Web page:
Table 4 The counting table of mouse significant and insignificant enhancer-AS pairs accompanied with both homologous genes and homologous enhancers

Visualization of enhancer-AS associations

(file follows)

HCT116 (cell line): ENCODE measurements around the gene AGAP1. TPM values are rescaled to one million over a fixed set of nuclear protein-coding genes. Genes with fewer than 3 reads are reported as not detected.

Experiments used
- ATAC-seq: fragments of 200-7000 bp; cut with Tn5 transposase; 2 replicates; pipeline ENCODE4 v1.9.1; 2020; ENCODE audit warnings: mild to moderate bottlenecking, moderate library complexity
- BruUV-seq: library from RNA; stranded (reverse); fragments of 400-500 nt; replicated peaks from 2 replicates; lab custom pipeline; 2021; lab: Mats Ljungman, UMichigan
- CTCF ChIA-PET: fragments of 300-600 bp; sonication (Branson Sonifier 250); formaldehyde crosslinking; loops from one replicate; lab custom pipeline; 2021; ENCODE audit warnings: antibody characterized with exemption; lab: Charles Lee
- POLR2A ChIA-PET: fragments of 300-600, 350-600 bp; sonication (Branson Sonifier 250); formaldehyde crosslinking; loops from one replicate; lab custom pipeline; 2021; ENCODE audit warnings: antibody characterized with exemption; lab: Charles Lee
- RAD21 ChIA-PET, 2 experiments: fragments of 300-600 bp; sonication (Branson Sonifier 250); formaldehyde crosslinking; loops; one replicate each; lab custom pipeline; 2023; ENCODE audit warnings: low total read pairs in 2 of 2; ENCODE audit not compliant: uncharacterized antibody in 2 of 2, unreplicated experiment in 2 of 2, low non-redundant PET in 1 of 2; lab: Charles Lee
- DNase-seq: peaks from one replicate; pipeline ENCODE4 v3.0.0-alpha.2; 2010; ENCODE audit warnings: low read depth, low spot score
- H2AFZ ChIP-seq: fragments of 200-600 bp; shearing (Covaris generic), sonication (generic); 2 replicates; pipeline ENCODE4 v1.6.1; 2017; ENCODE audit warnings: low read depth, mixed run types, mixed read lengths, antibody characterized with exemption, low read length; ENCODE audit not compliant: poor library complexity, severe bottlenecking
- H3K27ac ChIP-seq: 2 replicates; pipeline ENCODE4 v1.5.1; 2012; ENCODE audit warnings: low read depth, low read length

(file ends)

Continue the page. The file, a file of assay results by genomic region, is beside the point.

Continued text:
To visualize the enhancer-AS associations, we constructed a platform named VEnAS. VEnAS provides intuitive genomic architecture, association plot, and contingency table of all the significant enhancer-AS associations (Fig. 3). To query VEnAS, users can input Ensembl gene ID or gene symbol (Query 1 in Fig. 3). The auto-completion function would help users find out the gene of interests. The web server provides portable gene information for convenient linking to Ensembl, NCBI, and RefSeq (Result 1 in Fig. 3). After users select an AS type and a corresponding enhancer (Query 2 in Fig. 3), VEnAS shows the architecture of the gene with enhancer, association plot, and a two-by-two contingency table (Query 2 in Fig. 3). For splicing display, the bending curve drawn above exons represents the inclusive form of AS products, while the curve drawn below exons represents the exclusive form. The width of curves represents the number of biological replicates which support the association events. Moreover, the colors denote whether enhancer is active or inactive. In the top of a two-by-two contingency table, the FDR adjusted q-value of the Fisher exact test and the odds ratio are also provided. Inside the table, the color boxes are representing biological replicates having AS shifted to inclusion or exclusion. The color intensity of the boxes is proportional to the Z-PSI. The tissue name and Z-PSI would be displayed when the mouse cursor is hovering atop the box. Additionally, VEnAS provides batch retrieval function. The user could send a list of Ensembl gene ID(s) obtained from any other analysis tool or software in the batch retrieval web page through pasting in dialog box or uploading file. VEnAS can convert the visualized results into PDF file format for users for further analyses.